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Pro-life, pro-choice speakers urge common ground on abortion Print E-mail
Tuesday, January 24, 2012

ATLANTA (ABP) – After nearly 40 years of polarization over abortion, two speakers at a Mercer University event said Jan. 24 it is time for people who are pro-choice and pro-life to seek common ground to reduce the current number of 1.2 million abortions a year.

Rachel Laser, former senior counsel to the National Women’s Law Center and currently senior vice president for message development at Hattaway Communications, said at a Mercer Lyceum initiative titled “Can We Find Common Ground on Abortion?” that she favors legal abortion and opposes efforts to criminalize it or coerce women against having an abortion.

“My pro-choice views do not prevent me from having common ground on the issue,” said Laser, who formerly worked at the think tank Third Way. “Without differing views there would be no need for common ground.”

While at Third Way, Laser launched the Come Let Us Reason Together initiative, which mobilized evangelical Christians and progressive activists to work together on social issues. She also helped draft and build support for the first-of-its-kind pro-life/pro-choice abortion bill in Congress.

David Gushee, a professor of Christian ethics and director of Mercer’s Center for Theology and Public Life, said he resists abortion not for political reasons but because of a “bias in favor of life.”

Whether one views a fetus as having full personhood or as a stage of development in human life, Gushee said, a decision to terminate a pregnancy is a form of killing.

“Death is the great enemy, and a broken world gives us many deaths we cannot prevent, but we should prevent the deaths that we can,” Gushee said.

Gushee, co-founder and board chair of the New Evangelical Partnership for the Common Good and contributing columnist to media outlets including Associated Baptist Press, said terms describing social issues including abortion as “liberal” or “conservative” are “an accident of history that are not particularly helpful to us.”

So, he said, are ideas such as when life begins. For some, he said, “after birth we have a human being, before birth we have something else.” Gushee said not everyone is convinced that “having made it through the birth canal” merits such a major distinction. He said the “trimester” rule originally adopted but later abandoned in the 1973 abortion case Roe v. Wade, was used because at least some fetuses back then could survive at 28 weeks. Today that has been pushed back to 22 weeks.

Laser said that in an ideal world “every pregnancy would be celebrated,” but in the real world there are good reasons to keep abortions legal. Women may not be able to afford to become a parent. A woman’s health or life could be in jeopardy if she is medically advised not to become pregnant. An unwanted pregnancy can interrupt educational or career paths, destroy relationships with parents or be the result of abusive, damaging or unstable relationships. In a “small but devastating number” of cases, it is due to rape or incest.

While women are “uniquely advantaged” to be able to bear children, Laser said, “They are also uniquely disadvantaged when it comes to an unintended pregnancy, because only women’s bodies are intertwined with the pregnancy.”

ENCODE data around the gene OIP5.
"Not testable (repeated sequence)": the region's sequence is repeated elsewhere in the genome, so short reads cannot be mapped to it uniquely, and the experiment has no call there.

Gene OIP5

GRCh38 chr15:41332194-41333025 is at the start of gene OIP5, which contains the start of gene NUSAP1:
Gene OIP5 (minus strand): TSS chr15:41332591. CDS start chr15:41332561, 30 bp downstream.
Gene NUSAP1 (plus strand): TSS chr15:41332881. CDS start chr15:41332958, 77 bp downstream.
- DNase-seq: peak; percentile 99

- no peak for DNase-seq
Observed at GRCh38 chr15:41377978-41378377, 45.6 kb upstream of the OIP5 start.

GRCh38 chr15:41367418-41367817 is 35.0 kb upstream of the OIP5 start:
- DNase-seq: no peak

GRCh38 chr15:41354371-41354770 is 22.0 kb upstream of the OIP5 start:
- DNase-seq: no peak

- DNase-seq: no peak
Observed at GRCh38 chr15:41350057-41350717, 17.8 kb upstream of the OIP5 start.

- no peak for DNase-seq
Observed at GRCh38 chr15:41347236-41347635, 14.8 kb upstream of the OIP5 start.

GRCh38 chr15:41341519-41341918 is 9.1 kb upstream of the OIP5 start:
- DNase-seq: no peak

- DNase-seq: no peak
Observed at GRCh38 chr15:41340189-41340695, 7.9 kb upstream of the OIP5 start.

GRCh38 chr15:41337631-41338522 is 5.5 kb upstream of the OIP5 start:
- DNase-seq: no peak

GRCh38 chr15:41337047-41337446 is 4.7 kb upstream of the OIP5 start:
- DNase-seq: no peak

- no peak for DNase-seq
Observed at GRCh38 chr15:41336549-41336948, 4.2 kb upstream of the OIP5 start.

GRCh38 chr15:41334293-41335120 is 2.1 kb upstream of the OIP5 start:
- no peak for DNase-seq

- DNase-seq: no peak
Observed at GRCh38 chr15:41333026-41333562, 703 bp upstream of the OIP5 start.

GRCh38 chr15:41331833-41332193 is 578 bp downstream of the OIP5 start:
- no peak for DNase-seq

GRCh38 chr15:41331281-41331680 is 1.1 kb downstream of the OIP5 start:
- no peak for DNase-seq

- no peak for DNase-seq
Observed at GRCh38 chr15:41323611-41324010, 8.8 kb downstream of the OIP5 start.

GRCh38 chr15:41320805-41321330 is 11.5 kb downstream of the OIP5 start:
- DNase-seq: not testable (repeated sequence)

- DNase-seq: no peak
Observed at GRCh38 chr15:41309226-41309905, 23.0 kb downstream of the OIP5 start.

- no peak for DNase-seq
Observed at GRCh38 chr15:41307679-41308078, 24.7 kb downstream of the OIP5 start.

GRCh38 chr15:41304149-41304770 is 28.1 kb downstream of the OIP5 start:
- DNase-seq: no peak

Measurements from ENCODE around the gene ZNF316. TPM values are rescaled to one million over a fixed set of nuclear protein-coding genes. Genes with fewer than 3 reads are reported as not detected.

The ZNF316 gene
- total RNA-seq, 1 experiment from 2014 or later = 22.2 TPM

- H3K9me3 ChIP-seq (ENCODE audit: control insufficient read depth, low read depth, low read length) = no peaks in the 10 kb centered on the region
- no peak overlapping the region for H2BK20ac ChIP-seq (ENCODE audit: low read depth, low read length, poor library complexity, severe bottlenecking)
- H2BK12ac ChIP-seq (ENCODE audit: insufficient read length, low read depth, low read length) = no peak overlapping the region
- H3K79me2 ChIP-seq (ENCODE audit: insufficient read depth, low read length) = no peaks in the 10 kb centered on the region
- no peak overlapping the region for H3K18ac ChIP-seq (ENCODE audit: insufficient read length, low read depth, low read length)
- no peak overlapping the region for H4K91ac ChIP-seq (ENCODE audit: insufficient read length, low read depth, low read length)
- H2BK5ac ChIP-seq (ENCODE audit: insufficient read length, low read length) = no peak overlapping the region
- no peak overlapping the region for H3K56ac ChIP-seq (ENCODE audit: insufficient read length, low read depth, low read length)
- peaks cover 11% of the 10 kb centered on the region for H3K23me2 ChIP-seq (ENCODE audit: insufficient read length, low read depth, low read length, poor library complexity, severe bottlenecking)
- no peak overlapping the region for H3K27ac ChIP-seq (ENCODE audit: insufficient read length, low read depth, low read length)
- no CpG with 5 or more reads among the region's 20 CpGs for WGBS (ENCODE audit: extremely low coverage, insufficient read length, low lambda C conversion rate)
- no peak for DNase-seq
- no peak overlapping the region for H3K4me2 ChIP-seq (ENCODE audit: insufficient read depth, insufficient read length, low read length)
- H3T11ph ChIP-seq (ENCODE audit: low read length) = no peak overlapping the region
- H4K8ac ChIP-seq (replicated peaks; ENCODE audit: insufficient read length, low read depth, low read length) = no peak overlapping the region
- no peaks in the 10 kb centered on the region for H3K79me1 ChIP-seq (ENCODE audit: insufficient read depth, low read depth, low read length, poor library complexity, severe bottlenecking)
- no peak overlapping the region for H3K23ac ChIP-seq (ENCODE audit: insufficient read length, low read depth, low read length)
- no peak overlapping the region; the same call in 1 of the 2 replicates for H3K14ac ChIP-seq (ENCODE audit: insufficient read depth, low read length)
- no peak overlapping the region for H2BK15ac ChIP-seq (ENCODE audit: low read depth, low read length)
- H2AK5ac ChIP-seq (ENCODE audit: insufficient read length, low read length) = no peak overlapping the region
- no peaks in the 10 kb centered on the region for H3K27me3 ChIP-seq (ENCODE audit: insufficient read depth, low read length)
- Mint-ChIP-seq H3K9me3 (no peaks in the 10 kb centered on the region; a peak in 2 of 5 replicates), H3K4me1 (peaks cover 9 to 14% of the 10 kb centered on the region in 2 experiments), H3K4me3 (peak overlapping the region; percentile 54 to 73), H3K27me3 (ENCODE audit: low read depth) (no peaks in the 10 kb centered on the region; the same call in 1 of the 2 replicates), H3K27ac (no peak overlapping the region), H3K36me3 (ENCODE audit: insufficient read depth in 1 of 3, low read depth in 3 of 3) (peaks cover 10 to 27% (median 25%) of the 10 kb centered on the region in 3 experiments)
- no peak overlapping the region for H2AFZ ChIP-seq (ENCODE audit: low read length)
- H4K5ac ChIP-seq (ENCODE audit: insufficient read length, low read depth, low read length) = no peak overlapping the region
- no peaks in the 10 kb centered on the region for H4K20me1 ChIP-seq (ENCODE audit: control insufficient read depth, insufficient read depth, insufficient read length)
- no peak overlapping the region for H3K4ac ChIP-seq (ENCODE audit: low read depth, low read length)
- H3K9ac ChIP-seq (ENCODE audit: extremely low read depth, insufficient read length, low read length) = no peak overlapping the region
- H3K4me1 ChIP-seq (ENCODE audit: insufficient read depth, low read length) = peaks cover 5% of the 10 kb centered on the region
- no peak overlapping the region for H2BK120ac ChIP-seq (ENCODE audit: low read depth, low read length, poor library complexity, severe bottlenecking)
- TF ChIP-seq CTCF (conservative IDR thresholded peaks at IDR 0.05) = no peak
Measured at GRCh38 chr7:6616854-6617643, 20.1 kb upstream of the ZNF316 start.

At the same time, she said she believes that abortion is “morally complex” because “it involves not just the pregnant woman but also the developing life inside her.”

While not everyone in the pro-choice movement agrees, Laser thinks there is “common ground on abortion” for those who oppose it on moral grounds and those who view unwanted pregnancies as harmful to women.

“My idea of common ground on this issue is working together to reduce the need for abortion,” she said. “It recognizes the moral complexity of the issue without taking away the legal right to abortion.”

Laser advocated policies to prevent unplanned pregnancies, such as comprehensive sex education, teen pregnancy prevention programs, helping parents to communicate with teens about sex and healthy relationships and increased access to contraception for low-income women. She also supports programs that support pregnant women who want to have their babies by expanding Medicaid and SCHIP coverage to pregnant women, support for pregnant students and adoption services.

“Half of all pregnancies in this country are unintended, and roughly half of those end in abortion,” she said. “Attacking the problem of unintended pregnancy would reduce abortion.”

Gushee faulted religious conservatives for “fixating on legal change” in the 39 years since Roe v. Wade.

“People have narrowed their vision to one issue,” Gushee said. “If we can get Roe v. Wade overturned everything will be OK.” But Gushee said if Roe v. Wade were to be overturned without an increased safety net, the result would be more misery for poor women and children.

Gushee said four years ago it looked like there was going to be “an open space” for a common-ground approach to abortion but efforts were stymied by “clusters of powers and interest groups that live to advance their agenda as they see it.”

“I think 40 years of fighting about this issue has made everybody crazy on the extremes,” Gushee said. “Right now I don’t’ think there is a common ground conversation.”

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Bob Allen is managing editor of Associated Baptist Press.

 

 
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